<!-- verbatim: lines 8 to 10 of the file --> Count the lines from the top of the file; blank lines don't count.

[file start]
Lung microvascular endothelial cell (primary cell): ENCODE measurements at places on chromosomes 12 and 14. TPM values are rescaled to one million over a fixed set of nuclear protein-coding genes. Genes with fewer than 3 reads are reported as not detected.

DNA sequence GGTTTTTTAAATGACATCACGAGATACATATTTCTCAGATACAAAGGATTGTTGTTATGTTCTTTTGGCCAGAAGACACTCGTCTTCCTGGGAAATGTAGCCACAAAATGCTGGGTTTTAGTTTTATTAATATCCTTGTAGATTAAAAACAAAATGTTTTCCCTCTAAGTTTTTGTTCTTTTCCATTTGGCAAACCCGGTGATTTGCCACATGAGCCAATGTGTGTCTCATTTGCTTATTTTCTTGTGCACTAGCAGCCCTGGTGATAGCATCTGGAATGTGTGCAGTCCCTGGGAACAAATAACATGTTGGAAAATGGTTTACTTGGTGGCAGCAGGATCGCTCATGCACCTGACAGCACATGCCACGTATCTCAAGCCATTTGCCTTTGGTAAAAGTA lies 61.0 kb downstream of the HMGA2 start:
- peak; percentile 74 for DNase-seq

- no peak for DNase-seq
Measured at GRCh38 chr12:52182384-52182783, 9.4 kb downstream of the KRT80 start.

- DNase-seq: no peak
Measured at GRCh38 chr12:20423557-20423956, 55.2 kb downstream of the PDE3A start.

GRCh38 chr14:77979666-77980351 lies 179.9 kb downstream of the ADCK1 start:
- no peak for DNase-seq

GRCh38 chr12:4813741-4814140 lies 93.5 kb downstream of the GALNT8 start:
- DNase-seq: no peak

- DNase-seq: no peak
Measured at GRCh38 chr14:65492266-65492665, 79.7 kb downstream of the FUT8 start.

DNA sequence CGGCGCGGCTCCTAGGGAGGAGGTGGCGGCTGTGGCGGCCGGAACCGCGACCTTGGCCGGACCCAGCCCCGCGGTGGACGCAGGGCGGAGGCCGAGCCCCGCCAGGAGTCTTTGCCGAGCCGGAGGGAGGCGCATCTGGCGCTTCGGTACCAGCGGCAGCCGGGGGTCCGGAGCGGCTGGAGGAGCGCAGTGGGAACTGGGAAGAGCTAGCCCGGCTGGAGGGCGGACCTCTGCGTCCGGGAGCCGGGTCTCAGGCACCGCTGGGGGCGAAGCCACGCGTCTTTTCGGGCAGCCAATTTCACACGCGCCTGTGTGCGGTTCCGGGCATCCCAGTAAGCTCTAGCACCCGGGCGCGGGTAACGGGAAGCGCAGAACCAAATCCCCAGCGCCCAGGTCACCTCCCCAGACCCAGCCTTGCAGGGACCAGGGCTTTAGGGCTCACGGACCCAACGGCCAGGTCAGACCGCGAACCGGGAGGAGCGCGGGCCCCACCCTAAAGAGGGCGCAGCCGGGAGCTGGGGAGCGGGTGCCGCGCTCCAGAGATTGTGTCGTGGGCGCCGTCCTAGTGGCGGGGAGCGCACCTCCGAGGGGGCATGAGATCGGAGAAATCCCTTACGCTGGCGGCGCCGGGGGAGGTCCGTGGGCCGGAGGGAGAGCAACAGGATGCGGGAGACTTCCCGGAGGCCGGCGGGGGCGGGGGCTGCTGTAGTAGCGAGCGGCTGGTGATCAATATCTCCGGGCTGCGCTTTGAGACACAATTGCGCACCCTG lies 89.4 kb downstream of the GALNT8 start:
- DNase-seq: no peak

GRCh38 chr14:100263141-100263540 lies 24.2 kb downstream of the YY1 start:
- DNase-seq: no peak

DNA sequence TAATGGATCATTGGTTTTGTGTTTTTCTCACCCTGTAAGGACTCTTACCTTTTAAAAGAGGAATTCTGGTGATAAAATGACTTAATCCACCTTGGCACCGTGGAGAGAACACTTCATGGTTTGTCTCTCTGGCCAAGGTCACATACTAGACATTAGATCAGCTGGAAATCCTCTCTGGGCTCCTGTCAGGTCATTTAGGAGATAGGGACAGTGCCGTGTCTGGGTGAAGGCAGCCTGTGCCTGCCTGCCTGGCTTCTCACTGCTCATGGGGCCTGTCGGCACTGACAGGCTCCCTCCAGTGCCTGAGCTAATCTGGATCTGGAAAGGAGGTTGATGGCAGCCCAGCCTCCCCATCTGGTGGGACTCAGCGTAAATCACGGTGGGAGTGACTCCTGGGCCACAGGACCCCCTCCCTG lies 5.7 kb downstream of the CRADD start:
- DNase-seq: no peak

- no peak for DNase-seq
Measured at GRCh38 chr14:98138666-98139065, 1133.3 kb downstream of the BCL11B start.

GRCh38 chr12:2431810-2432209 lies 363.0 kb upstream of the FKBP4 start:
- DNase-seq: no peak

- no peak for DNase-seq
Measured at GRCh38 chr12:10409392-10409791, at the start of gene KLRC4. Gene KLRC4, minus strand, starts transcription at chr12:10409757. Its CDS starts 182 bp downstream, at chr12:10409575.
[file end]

GRCh38 chr14:77979666-77980351 lies 179.9 kb downstream of the ADCK1 start:
- no peak for DNase-seq

GRCh38 chr12:4813741-4814140 lies 93.5 kb downstream of the GALNT8 start: